“Turning on the light” without electrical energy
Light is essential for social and human development, but electrical power grid energy remains a scarce commodity in many regions of the world. However, a technological leap helps to overcome this obstacle.
Lighting has been synonymous of safety and comfort since immemorial time – whether through fire as a guarantor of nighttime safety in the early days of mankind, or with Thomas Edison’s mastery of electricity and the patent for the incandescent light bulb, some 1.7 million years later.
This last invention, complemented by the development of the electrical grid, revolutionized the way mankind deals with darkness and night. Although other forms of lighting already existed, such as candles, oil lamps and gas-powered street lighting, it was with the electrical grid that the explosion in the development of public and private lighting took place.
One would hope, then, that in the 21st century all mankind would have access to something that today we consider so simple: “turning on the light. However, great asymmetries still exist. There are still great imbalances in development between the various regions of the globe, whether in terms of access of drinkable water, food, and all kinds of infrastructure, including electrical grid.
When it is not possible to “turn on the light”
The electrical power grid, so common in developed areas of the globe, is still absent in less favored countries and areas. And with it, all the benefits of public lighting and the security it brings. As can be seen in a photograph provided by NASA’s Earth Observatory, the asymmetries of nighttime illumination on the planet are quite evident.
The great challenge for underdeveloped regions is the lack of basic infrastructure to support their development. However, there have been some cases in which technology has allowed them to “leapfroging“, and thus eliminate the need of a traditional infrastructure.
One example of this is telecommunications in Africa. Unlike Europe, which has a landline telecommunications network, using underground cabling and ducts, in Africa such infrastructure is very scarce and weak; however, the development of mobile communications has provided the population with ubiquitous access to voice and Internet connectivity.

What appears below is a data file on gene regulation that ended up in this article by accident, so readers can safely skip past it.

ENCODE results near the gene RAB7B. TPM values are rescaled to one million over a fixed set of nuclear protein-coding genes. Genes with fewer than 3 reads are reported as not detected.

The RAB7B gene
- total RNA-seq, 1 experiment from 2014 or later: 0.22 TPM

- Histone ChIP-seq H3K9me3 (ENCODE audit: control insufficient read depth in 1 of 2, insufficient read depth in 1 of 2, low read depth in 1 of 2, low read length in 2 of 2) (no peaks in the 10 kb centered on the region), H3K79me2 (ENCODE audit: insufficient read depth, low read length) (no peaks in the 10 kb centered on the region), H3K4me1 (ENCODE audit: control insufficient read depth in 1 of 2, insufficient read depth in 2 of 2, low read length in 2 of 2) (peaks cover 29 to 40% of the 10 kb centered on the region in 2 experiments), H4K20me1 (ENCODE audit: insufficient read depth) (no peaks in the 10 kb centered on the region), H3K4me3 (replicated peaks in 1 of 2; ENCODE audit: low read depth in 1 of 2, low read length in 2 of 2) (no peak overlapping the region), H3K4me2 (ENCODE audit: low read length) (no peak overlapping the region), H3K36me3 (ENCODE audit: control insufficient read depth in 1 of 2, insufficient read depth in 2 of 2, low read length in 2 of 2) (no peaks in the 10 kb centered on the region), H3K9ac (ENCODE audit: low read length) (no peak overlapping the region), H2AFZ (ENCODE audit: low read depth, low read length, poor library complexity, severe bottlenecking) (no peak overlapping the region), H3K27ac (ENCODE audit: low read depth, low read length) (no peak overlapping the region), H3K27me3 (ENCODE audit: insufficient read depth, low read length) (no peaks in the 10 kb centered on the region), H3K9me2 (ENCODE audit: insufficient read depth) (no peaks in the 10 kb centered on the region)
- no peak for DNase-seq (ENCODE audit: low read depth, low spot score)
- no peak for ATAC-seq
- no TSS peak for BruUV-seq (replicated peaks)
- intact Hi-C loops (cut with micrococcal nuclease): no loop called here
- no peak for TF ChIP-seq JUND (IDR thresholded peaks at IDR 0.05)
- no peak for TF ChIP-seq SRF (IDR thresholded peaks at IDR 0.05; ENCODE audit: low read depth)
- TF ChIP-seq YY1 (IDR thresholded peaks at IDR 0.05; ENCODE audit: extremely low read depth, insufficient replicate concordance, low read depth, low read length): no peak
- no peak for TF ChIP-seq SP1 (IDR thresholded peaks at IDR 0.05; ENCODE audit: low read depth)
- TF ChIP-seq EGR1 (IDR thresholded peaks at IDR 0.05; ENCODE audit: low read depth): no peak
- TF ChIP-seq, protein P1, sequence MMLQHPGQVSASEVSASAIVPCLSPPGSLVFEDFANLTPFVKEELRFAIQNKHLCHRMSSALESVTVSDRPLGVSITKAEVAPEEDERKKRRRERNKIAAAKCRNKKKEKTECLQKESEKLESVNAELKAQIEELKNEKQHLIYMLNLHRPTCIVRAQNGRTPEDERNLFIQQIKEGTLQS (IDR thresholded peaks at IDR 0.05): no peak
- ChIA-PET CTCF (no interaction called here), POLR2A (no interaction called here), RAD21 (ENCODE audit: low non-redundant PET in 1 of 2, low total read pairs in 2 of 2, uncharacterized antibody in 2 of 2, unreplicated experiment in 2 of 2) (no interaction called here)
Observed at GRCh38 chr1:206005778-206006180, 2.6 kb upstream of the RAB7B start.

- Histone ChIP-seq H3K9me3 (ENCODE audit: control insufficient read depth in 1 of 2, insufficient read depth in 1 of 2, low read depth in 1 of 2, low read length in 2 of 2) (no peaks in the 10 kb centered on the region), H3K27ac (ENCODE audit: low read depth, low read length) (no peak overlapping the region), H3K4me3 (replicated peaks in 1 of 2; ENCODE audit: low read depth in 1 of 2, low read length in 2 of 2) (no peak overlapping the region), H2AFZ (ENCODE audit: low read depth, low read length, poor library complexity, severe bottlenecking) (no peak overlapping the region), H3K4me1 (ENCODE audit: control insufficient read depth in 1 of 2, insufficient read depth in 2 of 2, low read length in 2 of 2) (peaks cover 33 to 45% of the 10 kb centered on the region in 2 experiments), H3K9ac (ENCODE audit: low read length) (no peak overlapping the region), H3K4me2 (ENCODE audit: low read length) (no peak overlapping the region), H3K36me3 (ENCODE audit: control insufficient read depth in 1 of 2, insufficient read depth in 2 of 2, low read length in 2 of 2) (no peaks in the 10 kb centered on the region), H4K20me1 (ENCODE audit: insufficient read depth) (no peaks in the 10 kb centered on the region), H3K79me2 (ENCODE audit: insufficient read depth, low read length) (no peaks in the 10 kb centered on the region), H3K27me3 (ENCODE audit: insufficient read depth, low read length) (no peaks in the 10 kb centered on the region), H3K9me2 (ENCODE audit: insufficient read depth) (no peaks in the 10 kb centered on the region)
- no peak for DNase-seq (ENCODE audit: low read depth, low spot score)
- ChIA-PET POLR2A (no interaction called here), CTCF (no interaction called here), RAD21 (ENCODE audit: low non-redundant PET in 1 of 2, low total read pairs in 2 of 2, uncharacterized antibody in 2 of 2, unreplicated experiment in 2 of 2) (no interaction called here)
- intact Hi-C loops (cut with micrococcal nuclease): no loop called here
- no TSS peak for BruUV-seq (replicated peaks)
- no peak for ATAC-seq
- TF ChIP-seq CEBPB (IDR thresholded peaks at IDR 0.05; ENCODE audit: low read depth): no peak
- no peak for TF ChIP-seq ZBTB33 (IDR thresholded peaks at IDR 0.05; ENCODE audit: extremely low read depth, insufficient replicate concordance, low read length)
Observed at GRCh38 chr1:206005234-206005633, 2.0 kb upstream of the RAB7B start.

In the case of electrical energy and lighting, it is unfortunately not possible to have a wireless network, without physical infrastructure, but there are other possibilities, such as the use of solar energy.
GEMINI: street lighting for all, without power grid
Today, with the use of LED technology – which is extremely energy efficient – photovoltaic panels and modern batteries, it is possible to create autonomous lighting solutions without having power lines. And it was with this goal that ARQUILED developed GEMINI – a range of smart, sustainable and fully autonomous solar lighting luminaires.
These kinds of solutions have a strong social impact. They are designed to be very affordable and easy to assemble, without the need for skilled labor, and most importantly, all they need to work is that we install them under the sun. In this way we can bring light to zones of the globe where it is currently not possible.
And if in the western world its omnipresence can make us forget the fundamental role of light in our lives, it seems to me that the following image illustrates well its importance for personal, social and economical development. It was published by the Marron Institute for Urban Development at New York University (NYU) and shows several students studying at night under the street lighting. Since they have no electricity at home, they go to the airport, where the streets are lit, to carry out their studies.
Light represents security, but also progress and development. By enabling access to solar lighting, distributing it to towns, villages, and other areas where the electrical grid is scarce or simply absent, we promote equal access to an essential asset: lighting. Therefore, in ARQUILED we say that GEMINI is more than a luminaire: it is a fortunate encounter between a social need and a technological innovation.
Miguel Allen Lima